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K6-2 comes to notebooks next week

AMD is expected to roll out its first K6-2 chip specifically designed for laptops next week which may help drive down notebook prices even more.

Advanced Micro Devices is expected to roll out its first K6-2 microprocessor specifically designed for notebook computers next week, one of the first in a series of chip releases that will likely lead to lower-priced notebooks in 1999.

Additionally, the chip release is expected to be accompanied by an announcement that a large Japanese notebook vendor will announce that it will adopt AMD chips for notebooks in its domestic market, said sources.

The K6-2 chip for mobile computers will be similar to the K6-2 used in desktops, but consume less power. Reducing power consumption is crucial in the notebook market, because low-power chips require less insulation and extend battery life. The K6-2 chips for mobile will likely run at 300-MHz or more, predicted Kelly Spang, an analyst with Technology Business Research.

AMD last year released a low-power version of the K6 chip for notebooks last year. Both Compaq Computer and NEC Computer Systems released consumer notebooks based around the processor last year.

A few mobile vendors, such as Umax, have also released notebooks based around the K6-2-based chip for desktops, according to an AMD spokesman. AMD, however, has not officially released a K6-2 for notebooks, he added. The spokesman declined to discuss any upcoming product releases or deals but said that AMD planned a product announcement next week.

The ongoing battle for market share between Intel and upstart AMD is clearly spilling over into the mobile market. Along with declining prices for screens and other components, this will likely lead to portables for $1,499 and less.

In turn, these price declines will likely lead to a larger discount notebook market. Historically, notebooks have started at around $1,800 or more as computer vendors mostly catered to customers that placed a premium on performance. Last year, however, with the world awash in sub-$1,000 computers, customers started to demand better bargains in notebooks, said computer resellers. Demand existed for $3,000 units, but the models that sold quick were closeouts for around $1,300.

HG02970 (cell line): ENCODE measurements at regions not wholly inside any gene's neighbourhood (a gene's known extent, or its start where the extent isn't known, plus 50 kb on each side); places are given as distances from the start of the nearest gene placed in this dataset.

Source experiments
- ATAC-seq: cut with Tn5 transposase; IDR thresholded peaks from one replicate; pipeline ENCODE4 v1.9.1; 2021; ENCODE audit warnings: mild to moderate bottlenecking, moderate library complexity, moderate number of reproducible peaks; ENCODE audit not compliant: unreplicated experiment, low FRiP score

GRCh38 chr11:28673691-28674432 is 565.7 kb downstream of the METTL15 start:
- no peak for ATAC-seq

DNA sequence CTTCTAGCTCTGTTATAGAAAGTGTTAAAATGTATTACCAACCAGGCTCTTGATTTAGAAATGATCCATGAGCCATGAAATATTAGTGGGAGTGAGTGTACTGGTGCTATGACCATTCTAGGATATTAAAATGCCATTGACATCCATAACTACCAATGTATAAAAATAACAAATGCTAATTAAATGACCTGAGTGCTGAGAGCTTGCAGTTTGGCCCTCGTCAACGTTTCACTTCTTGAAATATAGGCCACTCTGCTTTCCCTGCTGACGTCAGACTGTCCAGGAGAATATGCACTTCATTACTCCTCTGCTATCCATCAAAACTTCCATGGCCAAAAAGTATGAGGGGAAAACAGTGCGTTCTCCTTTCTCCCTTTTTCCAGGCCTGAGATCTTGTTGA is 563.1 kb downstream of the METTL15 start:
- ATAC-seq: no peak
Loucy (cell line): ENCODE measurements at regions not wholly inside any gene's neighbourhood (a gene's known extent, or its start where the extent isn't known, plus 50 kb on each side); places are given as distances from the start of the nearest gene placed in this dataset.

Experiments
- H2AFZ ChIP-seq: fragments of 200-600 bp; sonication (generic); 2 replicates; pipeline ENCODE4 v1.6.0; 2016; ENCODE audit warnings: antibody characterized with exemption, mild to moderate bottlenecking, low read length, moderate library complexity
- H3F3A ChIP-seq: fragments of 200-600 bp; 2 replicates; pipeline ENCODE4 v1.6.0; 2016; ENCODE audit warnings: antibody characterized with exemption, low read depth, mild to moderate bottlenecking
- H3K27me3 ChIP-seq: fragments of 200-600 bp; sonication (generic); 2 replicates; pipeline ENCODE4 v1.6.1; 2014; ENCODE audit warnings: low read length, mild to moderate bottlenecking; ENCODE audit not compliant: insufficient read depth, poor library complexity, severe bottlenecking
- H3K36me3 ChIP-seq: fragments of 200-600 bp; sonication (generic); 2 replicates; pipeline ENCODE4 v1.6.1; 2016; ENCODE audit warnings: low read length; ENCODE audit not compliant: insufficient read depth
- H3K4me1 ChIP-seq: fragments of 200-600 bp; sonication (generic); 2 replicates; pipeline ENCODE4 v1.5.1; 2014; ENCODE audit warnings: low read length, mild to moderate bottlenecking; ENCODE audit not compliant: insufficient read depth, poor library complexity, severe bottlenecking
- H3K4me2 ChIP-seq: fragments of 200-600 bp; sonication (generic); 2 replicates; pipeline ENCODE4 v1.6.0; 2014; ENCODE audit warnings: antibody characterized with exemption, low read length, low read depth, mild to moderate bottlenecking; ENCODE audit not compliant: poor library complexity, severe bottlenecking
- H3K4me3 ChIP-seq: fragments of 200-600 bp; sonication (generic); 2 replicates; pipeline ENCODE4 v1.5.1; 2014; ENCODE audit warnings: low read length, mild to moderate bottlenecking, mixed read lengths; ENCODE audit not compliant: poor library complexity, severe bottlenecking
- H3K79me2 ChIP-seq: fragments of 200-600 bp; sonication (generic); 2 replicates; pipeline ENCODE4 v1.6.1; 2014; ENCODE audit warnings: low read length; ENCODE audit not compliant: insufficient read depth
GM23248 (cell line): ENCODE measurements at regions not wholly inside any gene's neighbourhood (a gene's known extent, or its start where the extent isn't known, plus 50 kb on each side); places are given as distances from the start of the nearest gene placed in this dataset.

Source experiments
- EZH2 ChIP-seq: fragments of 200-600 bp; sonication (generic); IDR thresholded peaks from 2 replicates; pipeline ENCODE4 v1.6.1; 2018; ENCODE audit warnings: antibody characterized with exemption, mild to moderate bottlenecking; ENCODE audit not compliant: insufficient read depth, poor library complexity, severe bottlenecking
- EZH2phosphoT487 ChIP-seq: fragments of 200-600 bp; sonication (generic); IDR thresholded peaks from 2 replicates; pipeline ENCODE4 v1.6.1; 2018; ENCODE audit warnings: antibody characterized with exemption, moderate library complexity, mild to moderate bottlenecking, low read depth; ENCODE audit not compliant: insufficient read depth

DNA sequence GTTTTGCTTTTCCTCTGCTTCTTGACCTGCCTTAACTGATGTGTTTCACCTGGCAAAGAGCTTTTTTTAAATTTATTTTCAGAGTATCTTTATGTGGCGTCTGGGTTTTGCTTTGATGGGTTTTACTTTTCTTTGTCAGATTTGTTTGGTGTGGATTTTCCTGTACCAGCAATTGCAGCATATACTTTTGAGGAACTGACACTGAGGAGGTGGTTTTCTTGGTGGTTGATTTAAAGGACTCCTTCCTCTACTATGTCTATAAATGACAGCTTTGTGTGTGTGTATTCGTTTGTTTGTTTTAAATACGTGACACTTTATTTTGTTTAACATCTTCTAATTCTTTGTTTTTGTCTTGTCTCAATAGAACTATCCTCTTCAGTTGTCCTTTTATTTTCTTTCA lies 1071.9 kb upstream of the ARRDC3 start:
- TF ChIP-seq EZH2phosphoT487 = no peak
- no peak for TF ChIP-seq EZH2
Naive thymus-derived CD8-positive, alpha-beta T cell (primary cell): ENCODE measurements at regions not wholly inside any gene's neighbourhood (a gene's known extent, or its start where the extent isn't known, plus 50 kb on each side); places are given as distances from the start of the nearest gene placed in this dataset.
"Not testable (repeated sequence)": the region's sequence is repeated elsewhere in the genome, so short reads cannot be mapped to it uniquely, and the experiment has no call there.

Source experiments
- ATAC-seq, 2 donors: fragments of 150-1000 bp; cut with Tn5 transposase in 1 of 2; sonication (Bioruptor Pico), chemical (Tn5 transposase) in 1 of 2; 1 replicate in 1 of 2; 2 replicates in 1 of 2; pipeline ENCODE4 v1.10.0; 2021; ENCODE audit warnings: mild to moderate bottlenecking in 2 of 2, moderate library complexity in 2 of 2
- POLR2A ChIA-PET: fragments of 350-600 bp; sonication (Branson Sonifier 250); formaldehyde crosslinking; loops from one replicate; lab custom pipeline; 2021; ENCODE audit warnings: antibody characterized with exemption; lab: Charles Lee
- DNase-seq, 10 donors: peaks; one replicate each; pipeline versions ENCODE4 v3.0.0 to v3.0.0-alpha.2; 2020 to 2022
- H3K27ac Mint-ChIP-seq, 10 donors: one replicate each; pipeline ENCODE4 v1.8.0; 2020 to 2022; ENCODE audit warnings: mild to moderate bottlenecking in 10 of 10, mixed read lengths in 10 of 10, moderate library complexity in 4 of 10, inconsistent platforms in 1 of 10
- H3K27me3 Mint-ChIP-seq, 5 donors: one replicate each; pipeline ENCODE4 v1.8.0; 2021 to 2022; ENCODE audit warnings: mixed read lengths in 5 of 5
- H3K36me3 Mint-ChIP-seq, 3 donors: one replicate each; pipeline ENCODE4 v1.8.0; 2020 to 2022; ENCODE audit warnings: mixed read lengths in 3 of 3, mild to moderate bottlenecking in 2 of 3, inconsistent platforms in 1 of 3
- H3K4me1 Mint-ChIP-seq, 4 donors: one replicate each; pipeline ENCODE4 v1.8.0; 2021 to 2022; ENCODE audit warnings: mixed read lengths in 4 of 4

The turf war, and the consequent consumer benefits, actually seemed to have started rolling out yesterday when Intel quietly released a low-powered 300-MHz Pentium MMX chip for notebooks. IBM released two ThinkPad i series notebooks for the consumer market based on the chip yesterday. The lowest price new Thinkpad, the 1411, comes with a 14-inch screen, the 300-MHx Pentium MMX, 32MB of memory, and a 4.3GB hard drive for $1,599. IBM's lowest ThinkPad i now sells for $1,499.

Intel is expected to release low-cost Celeron processors for notebooks on January 25 as well as a new Pentium II with 256KB of integrated cache memory. The integrated Pentium II, code-named "Dixon," is expected to run at approximately 366 MHz. The new chips will also lead to price cuts on existing Intel mobile processors.

AMD, for its part, will counter with "Sharptooth," a K6-2 with 256KB of integrated, secondary cache sometime in the first quarter. Sharptooth will be targeted at the mobile market, Rob Herb, chief marketing executive at AMD has said. (AMD code names come from the film The Land that Time Forgot.)